BAC of 0.28 and operating a motor vehicle is going to put you in the "functional alcoholic" and "high alcohol tolerance" category. And the FAA is very aware that a human doesn't get there with infrequent drinking. One only gets there with frequent consumption of significant quantities of alcohol.

    The written letters you mentioned are not going to be enough. You must start a lifestyle of proven sobriety immediately. This means zero consumption, attending very frequent AA meetings (with someone documenting your attendance), very frequent UA's proving you are clean, and much, much, MUCH more.

    If you are not willing to commit to the program, then let the dream of commercial pilot go, enjoy your drinking, and move on to something other than flying airplanes.
     
  30. Goliath737

    Goliath737 Filing Flight Plan

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    FARLOW,

    Thank you this was exactly the response I was looking for. Along with Saving and working countless hours of overtime while still attending school I will rise to the challenge. Going through this without the right AME was in fact my own fault as i went to the nearest in my community. As I am doing my research, Dr. Bruce is on the other side of the region from me. How would this be possible. Don't get me wrong i'm sure not the richest, but am willing to invest in the right people rather than waste my time. Your response is appreciated.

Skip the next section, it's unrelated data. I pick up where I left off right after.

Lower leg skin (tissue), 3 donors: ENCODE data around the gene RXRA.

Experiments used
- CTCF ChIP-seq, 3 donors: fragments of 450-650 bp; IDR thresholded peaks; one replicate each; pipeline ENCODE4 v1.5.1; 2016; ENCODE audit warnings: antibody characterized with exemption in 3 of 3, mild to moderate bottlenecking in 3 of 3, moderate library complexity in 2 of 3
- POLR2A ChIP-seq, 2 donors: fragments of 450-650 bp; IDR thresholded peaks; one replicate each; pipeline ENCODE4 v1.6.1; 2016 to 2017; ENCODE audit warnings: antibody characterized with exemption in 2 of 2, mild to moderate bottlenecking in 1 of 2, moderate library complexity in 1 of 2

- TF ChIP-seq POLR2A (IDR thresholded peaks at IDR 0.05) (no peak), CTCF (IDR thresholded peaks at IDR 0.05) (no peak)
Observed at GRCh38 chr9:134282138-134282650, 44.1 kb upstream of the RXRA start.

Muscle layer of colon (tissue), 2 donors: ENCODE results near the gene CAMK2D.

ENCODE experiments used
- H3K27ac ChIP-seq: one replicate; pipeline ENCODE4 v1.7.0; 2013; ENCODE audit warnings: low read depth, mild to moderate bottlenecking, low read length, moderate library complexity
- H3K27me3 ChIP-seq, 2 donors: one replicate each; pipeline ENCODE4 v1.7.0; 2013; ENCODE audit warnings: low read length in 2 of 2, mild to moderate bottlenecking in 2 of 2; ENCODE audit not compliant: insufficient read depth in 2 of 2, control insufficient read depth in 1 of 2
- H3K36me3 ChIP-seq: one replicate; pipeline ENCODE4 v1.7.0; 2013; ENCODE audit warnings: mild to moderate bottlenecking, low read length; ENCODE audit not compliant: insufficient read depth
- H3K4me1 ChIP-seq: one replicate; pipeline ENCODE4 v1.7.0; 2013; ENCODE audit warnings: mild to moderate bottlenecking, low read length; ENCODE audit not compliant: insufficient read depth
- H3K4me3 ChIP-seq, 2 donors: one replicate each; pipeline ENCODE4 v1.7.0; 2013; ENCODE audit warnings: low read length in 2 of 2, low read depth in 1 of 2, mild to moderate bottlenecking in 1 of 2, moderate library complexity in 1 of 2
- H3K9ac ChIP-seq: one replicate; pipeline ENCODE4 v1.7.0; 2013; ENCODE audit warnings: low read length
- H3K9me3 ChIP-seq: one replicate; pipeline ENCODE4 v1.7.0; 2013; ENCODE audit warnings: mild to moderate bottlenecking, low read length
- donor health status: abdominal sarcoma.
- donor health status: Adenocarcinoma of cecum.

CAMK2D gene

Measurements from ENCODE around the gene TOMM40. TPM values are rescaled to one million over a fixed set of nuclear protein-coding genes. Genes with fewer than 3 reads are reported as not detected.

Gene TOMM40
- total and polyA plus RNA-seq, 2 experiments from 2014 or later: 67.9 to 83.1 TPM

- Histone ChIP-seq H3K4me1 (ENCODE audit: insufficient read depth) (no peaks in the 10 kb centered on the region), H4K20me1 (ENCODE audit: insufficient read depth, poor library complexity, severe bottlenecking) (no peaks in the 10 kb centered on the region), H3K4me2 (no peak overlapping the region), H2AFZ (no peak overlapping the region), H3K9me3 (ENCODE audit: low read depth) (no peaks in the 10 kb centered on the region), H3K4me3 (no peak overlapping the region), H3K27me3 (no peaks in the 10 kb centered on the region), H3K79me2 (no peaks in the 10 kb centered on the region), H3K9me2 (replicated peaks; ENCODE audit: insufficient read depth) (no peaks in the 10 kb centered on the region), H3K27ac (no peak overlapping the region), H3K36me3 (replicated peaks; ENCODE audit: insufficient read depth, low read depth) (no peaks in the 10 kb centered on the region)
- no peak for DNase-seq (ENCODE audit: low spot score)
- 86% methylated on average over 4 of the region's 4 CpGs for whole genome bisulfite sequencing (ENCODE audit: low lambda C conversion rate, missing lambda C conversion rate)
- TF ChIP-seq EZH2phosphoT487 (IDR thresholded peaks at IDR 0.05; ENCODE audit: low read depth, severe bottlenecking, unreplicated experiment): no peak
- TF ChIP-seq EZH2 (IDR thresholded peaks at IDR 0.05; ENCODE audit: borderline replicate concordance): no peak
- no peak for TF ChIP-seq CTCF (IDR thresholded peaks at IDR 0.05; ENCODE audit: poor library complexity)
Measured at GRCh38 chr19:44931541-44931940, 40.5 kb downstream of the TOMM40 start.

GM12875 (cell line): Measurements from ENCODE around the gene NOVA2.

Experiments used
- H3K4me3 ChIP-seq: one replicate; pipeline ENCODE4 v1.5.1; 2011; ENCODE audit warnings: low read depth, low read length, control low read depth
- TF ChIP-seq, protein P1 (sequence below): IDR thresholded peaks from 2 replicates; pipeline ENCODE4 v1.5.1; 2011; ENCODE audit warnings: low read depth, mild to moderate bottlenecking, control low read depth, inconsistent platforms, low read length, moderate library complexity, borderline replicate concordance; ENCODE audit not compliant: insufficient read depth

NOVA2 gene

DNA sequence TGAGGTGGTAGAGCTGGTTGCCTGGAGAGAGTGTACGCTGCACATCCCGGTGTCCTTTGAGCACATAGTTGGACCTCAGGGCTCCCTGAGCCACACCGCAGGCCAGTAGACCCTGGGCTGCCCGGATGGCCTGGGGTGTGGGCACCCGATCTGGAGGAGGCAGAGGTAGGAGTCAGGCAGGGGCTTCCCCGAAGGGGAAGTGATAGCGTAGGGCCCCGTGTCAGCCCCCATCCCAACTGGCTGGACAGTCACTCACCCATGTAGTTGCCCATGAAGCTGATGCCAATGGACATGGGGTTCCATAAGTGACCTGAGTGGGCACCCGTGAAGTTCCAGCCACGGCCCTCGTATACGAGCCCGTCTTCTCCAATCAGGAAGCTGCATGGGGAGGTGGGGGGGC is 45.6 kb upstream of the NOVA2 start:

31. Goliath737

    Goliath737 Filing Flight Plan

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    With respect to this addition, I can assure you I've placed myself in a hole and made this unwise decision on my own. Could i simply walk into a Kaiser hospital for such programs? Besides the driver performance program I couldn't even point in the direction where i could find an AA or any of these sponsorship's you are suggesting and even now.
     
  32. AggieMike88

    AggieMike88 Touchdown! Greaser!

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    First step would be calling me Mike

    Second would be contacting Dr. Bruce via the "How To Start" page on his website.

    He will respond by email to start the initial conversation, which continues by email.

    Next is hiring him to be the case manager. He will provide you the list of steps to do and list of resources that aid in completing the steps.

    You start working the steps.

    Once you have all of of the required documentation gathered up, you send it to Dr. Bruce for review. Once reviewed, if Dr. Bruce feels you will be successful, then he will schedule your official exam at his office in Bolingbrook, IL. (Note: everything before this was done "remotely". You don't go to his office unless he is confident of a successful outcome)

    You purchase an airplane ticket and fly out to his office.